LIVE  ON-LINE CHAT WITH MAUREEN O'HARA
10-18-03
This is copyright material - do not copy for republication

We had a few little gliltches but  thanks to Karen Cooksley and everyone's patience and tenacity - we got through it.  One question got by me from Sandy Kemper (because I was so busy typing) but I addressed it later in the day in a separate phone call to Maureen.   I am particularly sorry for those whose schedule conflicted.  I did submit the questions you sent to Maureen later in the day.  I have removed the superfluous comments prior to and after the chat so we could cut the the proverbial "chase."  This is the time that I hear comments from people who did not attend because they already know everything there is to know about Maureen.  I can only say that they are doing better than I because I talk to her several times a week and have worked with her on the website for over 10 years and I still have questions.  This certainly isn't the perfect arena to address those long-time curioisities of our heroine - but's it's way better than anything else available at this time. Thanks again for your enthusiasm and support.

June Beck:               Can I have Joan's question again?

Joan Nowicki:           Hi Maureen.  Did you seal the agreement with John Ford to do TQM with one of those special
                               handshakes seen in the movies?  And please accept a great big thank-you our Gradh Ma Croidhe
                              for your wonderful work in the movies and for being you!

MO:                        The 1944 handshake agreement was made,  with a witness - a promise to make TQM but it took us until 1951
                               to get the financing to make the movie and that we got by making Rio Grande.  The head
                              of Republic financed TQM  - but then, of course, my agent and all the legal people in the business made a real
                              contract so we could make the TQM  - and  thank you for the gradh ma chroidhe.

June Beck:              Okay - how about you Trevor?

June Beck:              Meantime it occurs to me that you can all type your questions ahead of time...right?  Then they can just hit
                              send when I call on them.

Deborah Cote:         Dear Ms. O'Hara!  I have worshipped your movies all my life, and think you are the loveliest woman alive!
                              Which movie is your all time favorite,  not even counting the movies you were in.  But yours are my favorites!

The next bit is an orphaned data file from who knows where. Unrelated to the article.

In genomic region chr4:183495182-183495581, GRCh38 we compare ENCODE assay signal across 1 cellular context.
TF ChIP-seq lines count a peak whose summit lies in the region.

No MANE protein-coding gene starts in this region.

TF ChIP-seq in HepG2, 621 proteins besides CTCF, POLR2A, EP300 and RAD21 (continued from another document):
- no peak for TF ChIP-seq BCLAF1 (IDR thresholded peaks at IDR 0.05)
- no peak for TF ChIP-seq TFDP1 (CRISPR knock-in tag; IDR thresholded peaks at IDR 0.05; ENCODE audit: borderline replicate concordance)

MO:                       Well, you ask a silly question and you'll get a silly answer.  Of course it is TQM because we wanted to
                             make it for so many years and when we finally did get to make it and have it become a world classic.  But
                             there were others, Spencer's Mountain,  Parent Trap,  they were all top, top movies.... not just favorites of mine
                             but favorites of the world.

Linda Rohrig:         Miss O'Hara I cannot find the words to express how honored I am to be on line with you.  I have admired you all
                            my life.  Not just your great acting but who you are as a person.  God bless you. I loved "Cab to Canada".  It
                            was nice not having your character die in the end. Are you still interested in making more movies?  I can think
                            of  so  many characters I would love to see you play.

MO:                     Nice to meet you to.  I don't know if you know that my sister is an Irish Sister of Charity nun and she has just
                           retired from her work at a retirement home.   Anyway enough of that.  I am reading a script right now but it's full
                           of a lot of murder and I'm not sure about it - yes I'd work again if the right script comes along.   Why don't you
                           send June Beck your ideas and you could help us a lot by telling us what characters you think I should play?
                           Thanks

Pat Ray:             I am a nervous wreck. What an honor!  Thank you so much for your time Ms. O'Hara.  Question: How in the world
                         do you prepare for the memorization of your scripts for movies/tv?  Does it take months to learn? Do you prepare
                         for the shoots for the next day?  You are a marvel.  I just can't wait for your book.  May you live until 102!  And
                         make more movies - God Bless you!

MO:                  Just like you did in school; by sitting down with the book in front of you and study and study until you are word
                        perfect and then have somebody read with you until you know them vocally in your mind correct.  Sometimes when
                        it is just beautifully written and you learn it automatically. You prepare from the beginning - but you prepare extra
                        for the following day.  And the word "shoot" is a modern motion picture word - they didn't use it in my day.